The Trump Card: A Lawyer’s Personal Conscience or Professional Duty?
Julie A. Oseid
University of St. Thomas School of Law (Minnesota)
Stephen D. Easton
University of Wyoming - College of Law
Wyoming Law Review, Forthcoming
U of St. Thomas Legal Studies Research Paper No. 10-18
This essay is an exchange between a law professor and law school dean about whether a lawyer’s personal conscience can trump the lawyer’s professional duty. The issue is considered after a student approaches the law professor asking, “Do you think I’ll ever have to do something I just don’t think is right? Did you ever do something as a lawyer that bothered your conscience?” The law professor seeks advice from the dean (who also happens to be her mentor and brother) in deciding how to answer the student. Conscience is defined in this essay as the individual’s internal guide about what is right and what is wrong. The authors consider the two opposing traditional approaches: zealous advocacy versus personal conscience. The authors discuss both potential conflicts between conscience and professional duty and possible solutions. The authors ultimately recommend a middle-ground approach. The student is advised to carefully consider an area of practice that comports with her values and to choose her colleagues with care. When the inevitable conscience conflict arises, the authors tell the student that in rare circumstances her personal conscience may trump her professional duty.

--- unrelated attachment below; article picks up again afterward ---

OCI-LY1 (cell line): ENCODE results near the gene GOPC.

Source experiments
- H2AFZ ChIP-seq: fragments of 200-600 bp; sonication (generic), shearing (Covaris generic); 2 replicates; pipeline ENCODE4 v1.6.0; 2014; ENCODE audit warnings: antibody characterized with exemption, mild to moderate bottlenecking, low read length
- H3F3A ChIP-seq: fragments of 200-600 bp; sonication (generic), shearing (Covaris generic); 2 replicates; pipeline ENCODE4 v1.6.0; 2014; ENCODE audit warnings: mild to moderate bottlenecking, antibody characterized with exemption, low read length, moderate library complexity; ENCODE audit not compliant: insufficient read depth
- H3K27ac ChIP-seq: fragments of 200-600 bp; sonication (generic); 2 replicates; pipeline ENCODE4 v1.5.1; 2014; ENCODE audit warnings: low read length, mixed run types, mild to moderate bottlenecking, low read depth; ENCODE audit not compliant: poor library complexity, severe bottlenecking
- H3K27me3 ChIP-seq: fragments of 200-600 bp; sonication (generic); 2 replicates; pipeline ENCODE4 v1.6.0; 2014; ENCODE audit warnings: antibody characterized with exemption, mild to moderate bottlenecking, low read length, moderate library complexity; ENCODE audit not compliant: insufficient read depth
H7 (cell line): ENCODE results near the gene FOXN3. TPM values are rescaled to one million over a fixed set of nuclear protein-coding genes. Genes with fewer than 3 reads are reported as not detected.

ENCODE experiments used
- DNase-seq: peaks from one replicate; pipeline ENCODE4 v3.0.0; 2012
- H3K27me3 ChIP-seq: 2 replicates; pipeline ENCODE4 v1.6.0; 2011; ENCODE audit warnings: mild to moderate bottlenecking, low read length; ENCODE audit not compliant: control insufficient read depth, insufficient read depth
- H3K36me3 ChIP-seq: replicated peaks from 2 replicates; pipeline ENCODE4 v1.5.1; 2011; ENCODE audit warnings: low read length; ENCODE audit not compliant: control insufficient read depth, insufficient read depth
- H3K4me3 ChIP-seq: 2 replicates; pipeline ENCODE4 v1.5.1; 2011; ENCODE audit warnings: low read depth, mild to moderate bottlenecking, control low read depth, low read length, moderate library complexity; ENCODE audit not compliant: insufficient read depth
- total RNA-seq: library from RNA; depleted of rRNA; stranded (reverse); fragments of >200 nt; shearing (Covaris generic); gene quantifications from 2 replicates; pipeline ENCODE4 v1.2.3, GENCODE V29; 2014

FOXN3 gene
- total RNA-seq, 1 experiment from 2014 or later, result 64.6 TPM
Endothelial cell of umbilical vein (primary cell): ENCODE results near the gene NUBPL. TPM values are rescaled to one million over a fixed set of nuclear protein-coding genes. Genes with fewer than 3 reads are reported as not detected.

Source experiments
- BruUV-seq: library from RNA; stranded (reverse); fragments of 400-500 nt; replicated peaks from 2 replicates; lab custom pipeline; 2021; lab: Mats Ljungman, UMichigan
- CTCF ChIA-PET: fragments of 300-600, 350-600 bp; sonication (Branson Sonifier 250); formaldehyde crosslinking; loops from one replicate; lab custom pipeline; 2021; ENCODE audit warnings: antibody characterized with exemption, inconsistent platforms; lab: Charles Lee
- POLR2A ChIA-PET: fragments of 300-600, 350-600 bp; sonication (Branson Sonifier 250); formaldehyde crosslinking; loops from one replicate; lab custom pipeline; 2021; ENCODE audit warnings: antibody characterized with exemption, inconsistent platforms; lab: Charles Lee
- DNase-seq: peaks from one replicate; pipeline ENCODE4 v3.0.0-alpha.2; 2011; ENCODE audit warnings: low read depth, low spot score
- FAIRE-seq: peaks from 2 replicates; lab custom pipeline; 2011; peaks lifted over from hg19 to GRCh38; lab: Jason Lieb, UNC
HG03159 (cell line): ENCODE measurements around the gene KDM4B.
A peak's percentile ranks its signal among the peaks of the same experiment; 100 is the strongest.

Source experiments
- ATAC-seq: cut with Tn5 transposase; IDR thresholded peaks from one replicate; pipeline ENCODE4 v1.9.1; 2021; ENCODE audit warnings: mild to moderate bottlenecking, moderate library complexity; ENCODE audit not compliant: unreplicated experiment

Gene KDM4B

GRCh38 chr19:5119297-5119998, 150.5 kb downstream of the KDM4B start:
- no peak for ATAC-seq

Number of Pages in PDF File: 44
Keywords: professional responsibility, professionalism, professional morality, conscience, professional dutyAccepted Paper Series
Date posted: April 24, 2010
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